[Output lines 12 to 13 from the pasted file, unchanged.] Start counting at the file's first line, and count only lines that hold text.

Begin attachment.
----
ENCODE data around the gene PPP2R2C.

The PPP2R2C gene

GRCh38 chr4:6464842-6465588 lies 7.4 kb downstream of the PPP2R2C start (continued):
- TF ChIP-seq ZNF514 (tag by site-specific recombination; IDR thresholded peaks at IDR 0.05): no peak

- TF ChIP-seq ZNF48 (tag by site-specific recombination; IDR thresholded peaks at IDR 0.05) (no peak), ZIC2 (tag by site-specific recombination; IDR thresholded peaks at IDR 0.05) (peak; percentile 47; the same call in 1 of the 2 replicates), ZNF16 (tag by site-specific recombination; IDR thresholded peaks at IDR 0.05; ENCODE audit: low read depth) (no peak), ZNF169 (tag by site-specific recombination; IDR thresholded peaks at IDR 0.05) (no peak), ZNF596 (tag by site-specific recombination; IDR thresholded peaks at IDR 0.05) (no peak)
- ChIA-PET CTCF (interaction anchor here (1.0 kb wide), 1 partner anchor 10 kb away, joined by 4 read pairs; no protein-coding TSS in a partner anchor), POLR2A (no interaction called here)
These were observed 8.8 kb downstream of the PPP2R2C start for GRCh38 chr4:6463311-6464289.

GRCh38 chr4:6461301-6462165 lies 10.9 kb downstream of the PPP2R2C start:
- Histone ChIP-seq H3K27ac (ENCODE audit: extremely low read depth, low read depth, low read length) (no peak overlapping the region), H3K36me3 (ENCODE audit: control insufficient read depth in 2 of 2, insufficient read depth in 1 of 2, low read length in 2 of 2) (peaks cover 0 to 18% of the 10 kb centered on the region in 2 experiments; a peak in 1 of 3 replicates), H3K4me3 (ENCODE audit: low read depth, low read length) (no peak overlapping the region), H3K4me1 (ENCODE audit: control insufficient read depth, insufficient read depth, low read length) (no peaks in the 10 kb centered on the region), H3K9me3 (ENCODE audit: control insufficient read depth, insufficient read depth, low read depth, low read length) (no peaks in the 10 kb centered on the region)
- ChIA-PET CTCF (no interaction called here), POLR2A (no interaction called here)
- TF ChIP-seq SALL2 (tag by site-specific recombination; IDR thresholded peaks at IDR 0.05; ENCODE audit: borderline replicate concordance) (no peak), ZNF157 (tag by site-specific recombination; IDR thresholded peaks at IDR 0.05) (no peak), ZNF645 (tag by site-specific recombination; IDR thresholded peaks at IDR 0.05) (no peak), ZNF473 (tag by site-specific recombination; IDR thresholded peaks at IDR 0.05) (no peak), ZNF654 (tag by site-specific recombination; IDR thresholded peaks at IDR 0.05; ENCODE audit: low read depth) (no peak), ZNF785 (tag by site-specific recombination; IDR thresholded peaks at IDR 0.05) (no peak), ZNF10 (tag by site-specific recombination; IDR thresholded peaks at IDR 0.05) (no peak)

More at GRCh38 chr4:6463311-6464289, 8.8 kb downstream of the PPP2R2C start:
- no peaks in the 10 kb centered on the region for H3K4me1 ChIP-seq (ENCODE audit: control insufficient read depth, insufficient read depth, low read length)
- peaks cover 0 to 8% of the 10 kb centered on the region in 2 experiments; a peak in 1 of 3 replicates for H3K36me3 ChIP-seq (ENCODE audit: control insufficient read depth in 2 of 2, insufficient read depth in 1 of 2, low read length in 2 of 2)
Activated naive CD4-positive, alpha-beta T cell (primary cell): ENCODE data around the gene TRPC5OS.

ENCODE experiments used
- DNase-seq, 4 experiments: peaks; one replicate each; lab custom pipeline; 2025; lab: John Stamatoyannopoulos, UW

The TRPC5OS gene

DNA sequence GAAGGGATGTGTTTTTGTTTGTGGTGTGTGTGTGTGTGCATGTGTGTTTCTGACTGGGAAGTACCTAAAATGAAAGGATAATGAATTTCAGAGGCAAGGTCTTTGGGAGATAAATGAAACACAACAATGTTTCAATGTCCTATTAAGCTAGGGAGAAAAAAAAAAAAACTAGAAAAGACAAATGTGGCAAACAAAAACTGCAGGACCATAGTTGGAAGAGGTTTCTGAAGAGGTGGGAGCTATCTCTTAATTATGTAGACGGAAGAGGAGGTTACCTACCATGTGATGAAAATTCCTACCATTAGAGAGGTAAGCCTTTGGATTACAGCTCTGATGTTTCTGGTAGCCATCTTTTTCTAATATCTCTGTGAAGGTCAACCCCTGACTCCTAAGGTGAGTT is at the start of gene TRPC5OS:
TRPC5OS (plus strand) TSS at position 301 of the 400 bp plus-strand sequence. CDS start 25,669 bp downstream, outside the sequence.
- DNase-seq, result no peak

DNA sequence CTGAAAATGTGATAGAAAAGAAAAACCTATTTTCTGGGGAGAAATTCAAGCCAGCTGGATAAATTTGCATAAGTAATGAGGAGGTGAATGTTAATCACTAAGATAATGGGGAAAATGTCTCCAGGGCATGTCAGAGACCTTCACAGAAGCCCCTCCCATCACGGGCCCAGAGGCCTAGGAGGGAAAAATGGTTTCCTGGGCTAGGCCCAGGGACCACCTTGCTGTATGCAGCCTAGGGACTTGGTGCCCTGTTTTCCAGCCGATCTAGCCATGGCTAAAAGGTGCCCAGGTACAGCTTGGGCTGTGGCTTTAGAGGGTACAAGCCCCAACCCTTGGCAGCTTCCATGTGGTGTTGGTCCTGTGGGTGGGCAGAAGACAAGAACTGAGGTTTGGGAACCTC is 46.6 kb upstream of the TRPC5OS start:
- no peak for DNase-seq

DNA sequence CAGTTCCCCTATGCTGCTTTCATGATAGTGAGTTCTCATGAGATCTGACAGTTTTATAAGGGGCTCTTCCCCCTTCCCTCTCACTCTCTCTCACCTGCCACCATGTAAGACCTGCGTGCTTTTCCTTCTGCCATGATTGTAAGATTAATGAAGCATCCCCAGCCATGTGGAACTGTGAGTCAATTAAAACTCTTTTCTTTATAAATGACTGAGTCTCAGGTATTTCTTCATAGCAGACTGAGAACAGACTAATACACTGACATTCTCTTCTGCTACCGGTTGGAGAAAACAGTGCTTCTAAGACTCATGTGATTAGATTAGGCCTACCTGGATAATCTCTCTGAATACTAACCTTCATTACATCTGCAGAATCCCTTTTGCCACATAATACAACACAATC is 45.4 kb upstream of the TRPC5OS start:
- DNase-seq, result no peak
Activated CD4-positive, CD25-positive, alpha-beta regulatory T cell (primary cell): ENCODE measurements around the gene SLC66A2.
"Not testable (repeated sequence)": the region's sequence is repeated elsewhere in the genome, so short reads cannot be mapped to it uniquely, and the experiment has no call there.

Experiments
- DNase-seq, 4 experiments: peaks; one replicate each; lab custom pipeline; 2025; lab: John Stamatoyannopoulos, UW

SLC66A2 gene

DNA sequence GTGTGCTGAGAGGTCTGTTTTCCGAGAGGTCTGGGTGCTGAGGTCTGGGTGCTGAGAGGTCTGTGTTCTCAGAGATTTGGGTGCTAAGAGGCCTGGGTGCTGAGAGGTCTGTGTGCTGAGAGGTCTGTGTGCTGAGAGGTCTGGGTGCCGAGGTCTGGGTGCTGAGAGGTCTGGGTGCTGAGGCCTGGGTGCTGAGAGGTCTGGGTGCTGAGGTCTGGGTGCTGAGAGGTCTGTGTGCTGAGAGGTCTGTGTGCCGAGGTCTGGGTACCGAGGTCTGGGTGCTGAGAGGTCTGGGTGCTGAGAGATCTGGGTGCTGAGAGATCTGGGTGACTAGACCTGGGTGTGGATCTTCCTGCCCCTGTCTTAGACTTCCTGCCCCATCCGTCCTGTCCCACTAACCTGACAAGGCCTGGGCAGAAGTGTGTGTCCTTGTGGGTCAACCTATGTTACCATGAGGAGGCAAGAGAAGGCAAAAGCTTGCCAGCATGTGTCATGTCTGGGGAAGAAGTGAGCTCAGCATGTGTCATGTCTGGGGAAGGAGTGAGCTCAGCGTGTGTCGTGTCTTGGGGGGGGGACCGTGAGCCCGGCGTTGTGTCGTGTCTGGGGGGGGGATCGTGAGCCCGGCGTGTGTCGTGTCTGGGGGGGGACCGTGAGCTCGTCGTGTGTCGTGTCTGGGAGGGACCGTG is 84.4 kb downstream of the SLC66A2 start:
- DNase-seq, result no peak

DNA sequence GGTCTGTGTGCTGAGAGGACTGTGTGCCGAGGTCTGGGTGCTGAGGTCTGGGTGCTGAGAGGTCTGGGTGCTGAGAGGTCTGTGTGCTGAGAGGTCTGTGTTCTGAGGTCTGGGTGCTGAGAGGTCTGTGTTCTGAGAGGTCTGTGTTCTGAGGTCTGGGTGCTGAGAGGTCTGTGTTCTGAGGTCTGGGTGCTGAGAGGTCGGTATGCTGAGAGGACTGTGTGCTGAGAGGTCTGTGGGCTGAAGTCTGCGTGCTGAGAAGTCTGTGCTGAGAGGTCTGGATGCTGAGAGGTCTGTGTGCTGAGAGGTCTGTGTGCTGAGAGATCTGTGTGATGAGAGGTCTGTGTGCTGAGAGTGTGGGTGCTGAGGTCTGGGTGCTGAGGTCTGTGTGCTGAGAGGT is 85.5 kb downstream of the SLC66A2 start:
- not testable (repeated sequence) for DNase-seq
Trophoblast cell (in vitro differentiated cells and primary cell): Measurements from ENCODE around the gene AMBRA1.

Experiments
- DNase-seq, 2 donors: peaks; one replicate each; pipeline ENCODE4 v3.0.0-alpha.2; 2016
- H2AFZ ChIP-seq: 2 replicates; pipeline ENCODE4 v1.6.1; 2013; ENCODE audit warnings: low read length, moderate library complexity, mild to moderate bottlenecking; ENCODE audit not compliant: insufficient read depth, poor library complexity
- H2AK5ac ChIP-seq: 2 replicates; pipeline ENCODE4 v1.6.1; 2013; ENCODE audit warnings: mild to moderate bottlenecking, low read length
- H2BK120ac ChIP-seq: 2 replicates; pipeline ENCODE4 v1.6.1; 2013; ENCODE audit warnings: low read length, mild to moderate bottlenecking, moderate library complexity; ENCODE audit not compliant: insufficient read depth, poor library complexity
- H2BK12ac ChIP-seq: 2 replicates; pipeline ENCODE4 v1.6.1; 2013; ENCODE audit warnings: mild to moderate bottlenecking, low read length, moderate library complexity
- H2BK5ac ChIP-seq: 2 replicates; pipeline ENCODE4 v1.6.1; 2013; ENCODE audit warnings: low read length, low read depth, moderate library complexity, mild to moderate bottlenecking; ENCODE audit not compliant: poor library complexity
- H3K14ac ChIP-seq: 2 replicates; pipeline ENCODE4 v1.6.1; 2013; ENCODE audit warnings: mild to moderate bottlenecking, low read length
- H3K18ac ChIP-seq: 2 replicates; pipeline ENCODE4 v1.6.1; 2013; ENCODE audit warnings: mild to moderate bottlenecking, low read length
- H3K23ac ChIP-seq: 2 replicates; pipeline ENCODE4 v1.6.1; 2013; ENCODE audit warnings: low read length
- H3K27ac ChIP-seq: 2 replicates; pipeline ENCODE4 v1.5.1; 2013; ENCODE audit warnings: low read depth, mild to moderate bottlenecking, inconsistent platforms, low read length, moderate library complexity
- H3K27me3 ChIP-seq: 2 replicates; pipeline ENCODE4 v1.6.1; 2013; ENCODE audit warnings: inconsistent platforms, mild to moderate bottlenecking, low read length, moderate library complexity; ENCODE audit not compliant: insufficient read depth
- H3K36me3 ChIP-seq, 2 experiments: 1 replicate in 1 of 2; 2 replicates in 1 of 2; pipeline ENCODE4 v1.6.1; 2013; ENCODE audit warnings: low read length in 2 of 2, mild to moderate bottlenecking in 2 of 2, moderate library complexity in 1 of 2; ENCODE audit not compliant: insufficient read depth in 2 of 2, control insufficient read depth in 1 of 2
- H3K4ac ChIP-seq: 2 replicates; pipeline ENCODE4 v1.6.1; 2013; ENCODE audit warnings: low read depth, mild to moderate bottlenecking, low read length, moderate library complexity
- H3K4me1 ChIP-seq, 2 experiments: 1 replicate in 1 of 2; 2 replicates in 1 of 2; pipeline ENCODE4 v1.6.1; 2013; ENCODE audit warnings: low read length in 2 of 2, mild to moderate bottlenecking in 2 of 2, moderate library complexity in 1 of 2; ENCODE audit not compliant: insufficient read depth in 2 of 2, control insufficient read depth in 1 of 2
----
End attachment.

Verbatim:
More at GRCh38 chr4:6463311-6464289, 8.8 kb downstream of the PPP2R2C start:
- no peaks in the 10 kb centered on the region for H3K4me1 ChIP-seq (ENCODE audit: control insufficient read depth, insufficient read depth, low read length)